Stimulus: Now for the hard part
A $787 billion economic recovery package became law on Tuesday with the simple stroke of Obama's pen. Knowing whether it's working? Not so easy.
NEW YORK (CNNMoney.com) -- President Obama on Tuesday signed the $787 billion American Recovery and Reinvestment Act into law.
But he's far from being able to declare "mission accomplished."
"Today does not mark the end of our economic troubles," Obama said before signing the bill at the Denver Museum of Nature and Science. "But it does mark the beginning of the end - the beginning of what we need to do to create jobs for Americans scrambling in the wake of layoffs; to provide relief for families worried they won't be able to pay next month's bills; and to set our economy on a firmer foundation."
Indeed, even though debate over the legislation was fraught with partisan fighting and what some characterize as strategic missteps by the nascent administration, getting the law passed was the easy part.
Far more difficult will be gauging whether the legislation's trademark initiatives - which include improving physical infrastructure, investing in energy projects and providing financial relief for families by way of tax cuts and increased government benefits -- are really doing the trick.
The first step is to stem the recession in the near term. In the longer term it will be to put the economy on a path to sustained growth and greater efficiencies in energy production, health care and other areas.
So how will we know if it's working? What will be the signs? The president and economists say the biggest marker will be an improvement in the jobs picture.
"That's bottom-line number one, because if people are working, then they've got enough confidence to make purchases, to make investments," Obama said last week before the bill's passage. "Businesses start seeing that consumers are out there with a little more confidence, and they start making investments, which means they start hiring workers. So step number one, job creation."
The official benchmark estimates from the White House: 3.5 million jobs will be created or saved over the next two years, and over 90% of them will be in the private sector. (See the White House's state-by-state estimates of how many jobs could be created or saved in the map at right.)
But measuring the numbers of jobs saved as a result of the economic recovery package promises to be an elusive task.
"It will be difficult to gauge the economic benefit of stimulus since we won't know ... how the economy would have performed without stimulus. Indeed I expect the economy to lose another 3 million jobs with stimulus but over 4 million without it," said Mark Zandi, chief economist at Moody's Economy.com, whose research was relied upon by lawmakers to make the case for the economic recovery package.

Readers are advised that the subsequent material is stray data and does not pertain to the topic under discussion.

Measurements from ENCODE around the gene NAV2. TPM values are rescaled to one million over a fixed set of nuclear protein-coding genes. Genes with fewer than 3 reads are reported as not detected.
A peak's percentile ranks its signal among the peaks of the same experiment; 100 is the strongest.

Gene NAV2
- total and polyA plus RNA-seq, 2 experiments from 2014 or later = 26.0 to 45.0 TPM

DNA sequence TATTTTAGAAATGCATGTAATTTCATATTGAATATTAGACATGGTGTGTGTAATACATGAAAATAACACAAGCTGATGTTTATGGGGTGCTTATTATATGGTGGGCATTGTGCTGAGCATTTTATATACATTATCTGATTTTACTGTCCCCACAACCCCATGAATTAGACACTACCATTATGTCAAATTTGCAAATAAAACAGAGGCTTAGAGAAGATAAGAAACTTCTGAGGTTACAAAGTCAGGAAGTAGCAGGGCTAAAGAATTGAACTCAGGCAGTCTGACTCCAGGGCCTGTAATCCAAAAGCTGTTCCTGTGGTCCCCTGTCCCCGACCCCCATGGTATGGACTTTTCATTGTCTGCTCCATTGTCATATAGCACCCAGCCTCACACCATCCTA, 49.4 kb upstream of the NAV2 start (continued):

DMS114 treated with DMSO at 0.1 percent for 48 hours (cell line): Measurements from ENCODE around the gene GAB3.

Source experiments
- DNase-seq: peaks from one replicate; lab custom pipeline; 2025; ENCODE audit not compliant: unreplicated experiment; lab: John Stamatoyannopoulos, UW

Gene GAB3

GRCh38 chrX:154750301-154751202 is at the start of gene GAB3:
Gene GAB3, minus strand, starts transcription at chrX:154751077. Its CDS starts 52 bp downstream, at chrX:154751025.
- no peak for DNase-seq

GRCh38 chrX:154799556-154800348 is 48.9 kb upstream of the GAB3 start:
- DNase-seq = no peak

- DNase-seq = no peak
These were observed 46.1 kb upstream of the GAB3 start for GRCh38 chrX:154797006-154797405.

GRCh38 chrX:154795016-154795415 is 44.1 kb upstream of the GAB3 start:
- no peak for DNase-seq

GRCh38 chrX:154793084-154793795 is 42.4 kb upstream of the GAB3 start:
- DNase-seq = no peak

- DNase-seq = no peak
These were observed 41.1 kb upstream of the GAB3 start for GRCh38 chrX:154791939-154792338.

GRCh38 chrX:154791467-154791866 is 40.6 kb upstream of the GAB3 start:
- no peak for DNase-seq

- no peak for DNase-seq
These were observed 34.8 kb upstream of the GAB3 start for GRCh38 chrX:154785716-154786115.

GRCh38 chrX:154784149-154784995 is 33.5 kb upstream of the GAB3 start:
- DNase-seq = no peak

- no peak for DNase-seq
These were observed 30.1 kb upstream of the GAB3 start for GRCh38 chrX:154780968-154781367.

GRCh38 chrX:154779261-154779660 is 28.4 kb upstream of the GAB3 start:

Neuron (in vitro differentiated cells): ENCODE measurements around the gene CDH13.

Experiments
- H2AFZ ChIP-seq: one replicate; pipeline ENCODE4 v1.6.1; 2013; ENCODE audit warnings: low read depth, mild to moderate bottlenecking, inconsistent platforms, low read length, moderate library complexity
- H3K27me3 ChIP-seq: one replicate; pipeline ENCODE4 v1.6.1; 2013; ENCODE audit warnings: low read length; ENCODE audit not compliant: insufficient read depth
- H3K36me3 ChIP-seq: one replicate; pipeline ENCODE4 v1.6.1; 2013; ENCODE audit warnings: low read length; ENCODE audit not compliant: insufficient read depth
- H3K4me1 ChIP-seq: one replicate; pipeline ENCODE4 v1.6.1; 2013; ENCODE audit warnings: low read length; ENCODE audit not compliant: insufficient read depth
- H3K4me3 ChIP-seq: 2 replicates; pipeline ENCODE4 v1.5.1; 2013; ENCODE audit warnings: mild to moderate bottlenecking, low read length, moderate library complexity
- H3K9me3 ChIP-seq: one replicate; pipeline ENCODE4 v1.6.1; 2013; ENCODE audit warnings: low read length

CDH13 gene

As for gauging how many jobs are created, economists say they will keep an eye on a number of measures.
Lakshman Achuthan, managing director the Economic Cycle Research Institute, said starting later this year he will look to what his group calls its Leading Employment Index as one gauge of stimulus effectiveness. The index is a composite of factors, including the number of initial jobless claims and hours in the average work week, as well as how many industries are adding jobs. As of January, the index was still falling, Achuthan said.
Another question Zandi said he will look at is to see whether job losses have begun to lessen by October or November.
"A key benchmark will be this fall. If stimulus is working as expected then monthly job losses should be closer to 250,000 per month, down from over 500,000 currently," Zandi said.
The ability to create or save jobs will depend in great part on business confidence. That's why, in addition to employment measures, Rich Yamarone, director of economic research at Argus Research, will keep an eye on small business confidence measures such as those put out by the National Federation of Independent Business.
Another sign of whether the rescue is working: Discretionary spending for activities like casino gambling and dining out, Yamarone said.
"When consumers start to feel better about their personal situation and employment prospects, they pick up the pace of spending - that usually extends to the discretionary items as well," Yamarone said.
Ultimately, even if every indicator of success for stimulus was tangible and could be measured with flawless precision, it will still be hard to issue a final verdict on whether the package has worked because its success is dependent on the success of other recovery efforts, such as the program for stemming foreclosures that Obama is expected to lay out on Wednesday.